From The Westerner Blog
The mild winter in Western Oregon has produced plenty of green pasture forage for livestock, but some elk herds are also loving it.
The elk rest and relax during the day in nearby forested area and then dine on the green grass during the night. Many of the ranchers who own those pastures and the livestock are not too pleased with the wildlife intrusion.
“They’re robbing feed that is intended for livestock,” said Veril Nelson of elk. Nelson is the owner of a red Angus operation east of Sutherlin, Ore. His pastures have had many nightly visits from a herd of 50 to 60 elk over the past couple of months.
“One of those mature elk weighs as much as a yearling cow, 600 to 700 pounds,” the rancher said. “They certainly eat as much as a yearling beef animal. They hide in the timber during the day to rest and ruminate, then they’re back out at night, eating enough for a 24-hour meal.”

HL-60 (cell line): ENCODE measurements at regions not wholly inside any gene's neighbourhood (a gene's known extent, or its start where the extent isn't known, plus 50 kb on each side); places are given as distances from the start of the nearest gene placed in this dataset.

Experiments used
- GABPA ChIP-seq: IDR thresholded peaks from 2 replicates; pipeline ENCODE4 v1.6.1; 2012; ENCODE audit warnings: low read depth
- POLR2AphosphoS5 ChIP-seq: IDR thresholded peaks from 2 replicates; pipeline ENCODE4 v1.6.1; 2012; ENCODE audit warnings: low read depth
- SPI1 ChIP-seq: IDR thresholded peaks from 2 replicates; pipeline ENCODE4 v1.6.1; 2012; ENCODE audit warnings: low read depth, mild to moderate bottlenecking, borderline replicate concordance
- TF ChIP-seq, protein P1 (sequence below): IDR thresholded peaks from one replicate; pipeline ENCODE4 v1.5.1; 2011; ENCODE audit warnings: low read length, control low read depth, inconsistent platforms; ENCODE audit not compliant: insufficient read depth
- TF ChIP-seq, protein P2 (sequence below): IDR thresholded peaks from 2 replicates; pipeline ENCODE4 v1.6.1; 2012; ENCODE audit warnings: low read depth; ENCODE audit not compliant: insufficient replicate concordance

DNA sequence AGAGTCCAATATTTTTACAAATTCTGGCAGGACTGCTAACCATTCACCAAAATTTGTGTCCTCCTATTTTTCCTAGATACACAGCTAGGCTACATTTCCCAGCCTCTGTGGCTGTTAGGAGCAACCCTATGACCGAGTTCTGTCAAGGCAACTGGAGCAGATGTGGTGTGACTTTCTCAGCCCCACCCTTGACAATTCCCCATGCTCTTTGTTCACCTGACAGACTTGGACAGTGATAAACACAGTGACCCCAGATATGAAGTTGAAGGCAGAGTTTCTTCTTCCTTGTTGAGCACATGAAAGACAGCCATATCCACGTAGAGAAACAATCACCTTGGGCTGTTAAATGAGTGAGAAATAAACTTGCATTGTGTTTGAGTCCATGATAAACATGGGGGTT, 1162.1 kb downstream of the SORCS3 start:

Tim Miller of Siletz, Ore., runs cattle on five properties. He said he has elk issues at four of those locations.
“If I can’t keep the elk out, I’m a month later getting the cattle onto those pastures,” he said.
Miller is working to keep the elk out. He has built 6-foot electric New Zealand fence around two of the pastures and is in the process of fencing a third property. He has also obtained a hazing permit. Those permits allow ranchers to run or scare off wildlife with vehicles or shotgun blasts.
Craig Herman, a rancher in the Bandon, Ore., area, is chairman of the Oregon Cattlemen’s Association’s Private Lands Committee. He said there has been “a lot of frustration” with elk herds on private property. He explained in addition to losing pasture forage, fence damage caused by elk is also a major issue and expense for ranchers…more
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